The total value, or equity value, is then the sum of the present value of the future cash flows, which in this case is NZ$19m. The last step is to then divide the equity value by the number of shares outstanding. Compared to the current share price of NZ$0.05, the company appears around fair value at the time of writing. The assumptions in any calculation have a big impact on the valuation, so it is better to view this as a rough estimate, not precise down to the last cent.

dcf
dcf

The Assumptions

The calculation above is very dependent on two assumptions. The first is the discount rate and the other is the cash flows. Part of investing is coming up with your own evaluation of a company's future performance, so try the calculation yourself and check your own assumptions. The DCF also does not consider the possible cyclicality of an industry, or a company's future capital requirements, so it does not give a full picture of a company's potential performance. Given that we are looking at AoFrio as potential shareholders, the cost of equity is used as the discount rate, rather than the cost of capital (or weighted average cost of capital, WACC) which accounts for debt. In this calculation we've used 8.7%, which is based on a levered beta of 1.342. Beta is a measure of a stock's volatility, compared to the market as a whole. We get our beta from the industry average beta of globally comparable companies, with an imposed limit between 0.8 and 2.0, which is a reasonable range for a stable business.

Moving On:

Whilst important, the DCF calculation shouldn't be the only metric you look at when researching a company. DCF models are not the be-all and end-all of investment valuation. Rather it should be seen as a guide to "what assumptions need to be true for this stock to be under/overvalued?" For instance, if the terminal value growth rate is adjusted slightly, it can dramatically alter the overall result. For AoFrio, we've put together three fundamental items you should further examine:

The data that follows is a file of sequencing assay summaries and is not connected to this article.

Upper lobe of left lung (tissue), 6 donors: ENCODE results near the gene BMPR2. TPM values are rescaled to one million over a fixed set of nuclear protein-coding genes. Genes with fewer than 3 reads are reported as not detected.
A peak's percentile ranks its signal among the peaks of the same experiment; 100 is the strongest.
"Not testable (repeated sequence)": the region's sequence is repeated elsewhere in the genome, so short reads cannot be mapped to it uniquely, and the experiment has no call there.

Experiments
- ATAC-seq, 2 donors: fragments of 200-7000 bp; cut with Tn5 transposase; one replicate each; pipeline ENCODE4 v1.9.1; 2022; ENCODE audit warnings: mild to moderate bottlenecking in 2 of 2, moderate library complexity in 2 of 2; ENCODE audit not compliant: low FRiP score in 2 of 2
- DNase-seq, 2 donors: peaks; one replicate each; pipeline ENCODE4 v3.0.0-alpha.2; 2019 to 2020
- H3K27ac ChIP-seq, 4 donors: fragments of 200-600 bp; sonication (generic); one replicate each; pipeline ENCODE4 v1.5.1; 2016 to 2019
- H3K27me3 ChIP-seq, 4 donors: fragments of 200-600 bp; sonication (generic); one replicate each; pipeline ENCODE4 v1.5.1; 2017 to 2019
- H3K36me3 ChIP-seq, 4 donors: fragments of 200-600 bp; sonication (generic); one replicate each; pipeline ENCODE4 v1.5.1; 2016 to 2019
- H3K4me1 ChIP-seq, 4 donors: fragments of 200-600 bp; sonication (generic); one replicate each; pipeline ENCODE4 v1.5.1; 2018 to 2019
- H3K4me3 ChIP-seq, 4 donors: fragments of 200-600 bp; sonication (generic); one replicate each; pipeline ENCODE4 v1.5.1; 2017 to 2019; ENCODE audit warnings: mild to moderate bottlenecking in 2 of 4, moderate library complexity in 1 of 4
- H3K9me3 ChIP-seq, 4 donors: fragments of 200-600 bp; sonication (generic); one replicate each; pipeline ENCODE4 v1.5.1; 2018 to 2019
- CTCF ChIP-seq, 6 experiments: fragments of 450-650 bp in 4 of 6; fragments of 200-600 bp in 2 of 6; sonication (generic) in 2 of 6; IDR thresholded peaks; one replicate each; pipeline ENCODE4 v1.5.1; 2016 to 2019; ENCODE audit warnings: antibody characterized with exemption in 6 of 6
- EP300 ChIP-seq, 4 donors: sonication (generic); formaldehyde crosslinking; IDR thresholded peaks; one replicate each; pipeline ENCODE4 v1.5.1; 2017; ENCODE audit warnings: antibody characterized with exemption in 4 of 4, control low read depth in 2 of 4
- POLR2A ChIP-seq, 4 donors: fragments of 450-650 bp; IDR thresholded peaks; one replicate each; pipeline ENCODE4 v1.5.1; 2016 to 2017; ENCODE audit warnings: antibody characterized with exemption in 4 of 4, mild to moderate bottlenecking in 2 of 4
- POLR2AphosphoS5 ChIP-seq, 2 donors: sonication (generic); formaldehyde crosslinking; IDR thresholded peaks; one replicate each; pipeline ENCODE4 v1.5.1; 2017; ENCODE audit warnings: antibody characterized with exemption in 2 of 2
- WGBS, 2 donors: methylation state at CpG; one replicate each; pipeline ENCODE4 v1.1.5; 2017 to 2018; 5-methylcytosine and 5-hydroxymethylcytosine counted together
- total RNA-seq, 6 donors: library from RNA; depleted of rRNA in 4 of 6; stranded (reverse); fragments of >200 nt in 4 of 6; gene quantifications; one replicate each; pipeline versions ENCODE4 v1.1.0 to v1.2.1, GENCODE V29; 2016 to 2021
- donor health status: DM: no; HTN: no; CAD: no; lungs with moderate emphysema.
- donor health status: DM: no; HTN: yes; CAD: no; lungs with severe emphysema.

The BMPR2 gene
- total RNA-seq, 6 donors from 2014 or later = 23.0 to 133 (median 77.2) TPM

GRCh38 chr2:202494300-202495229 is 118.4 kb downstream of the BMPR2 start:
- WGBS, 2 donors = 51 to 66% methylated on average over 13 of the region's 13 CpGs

1. Risks: For instance, we've identified 2 warning signs for AoFrio (1 shouldn't be ignored) you should be aware of.

  2. Management:Have insiders been ramping up their shares to take advantage of the market's sentiment for AOF's future outlook? Check out our management and board analysis with insights on CEO compensation and governance factors.

  3. Other High Quality Alternatives: Do you like a good all-rounder? Explore our interactive list of high quality stocks to get an idea of what else is out there you may be missing!

PS. Simply Wall St updates its DCF calculation for every New Zealander stock every day, so if you want to find the intrinsic value of any other stock just search here.

Have feedback on this article? Concerned about the content? Get in touch with us directly. Alternatively, email editorial-team (at) simplywallst.com.

This article by Simply Wall St is general in nature. We provide commentary based on historical data and analyst forecasts only using an unbiased methodology and our articles are not intended to be financial advice. It does not constitute a recommendation to buy or sell any stock, and does not take account of your objectives, or your financial situation. We aim to bring you long-term focused analysis driven by fundamental data. Note that our analysis may not factor in the latest price-sensitive company announcements or qualitative material. Simply Wall St has no position in any stocks mentioned.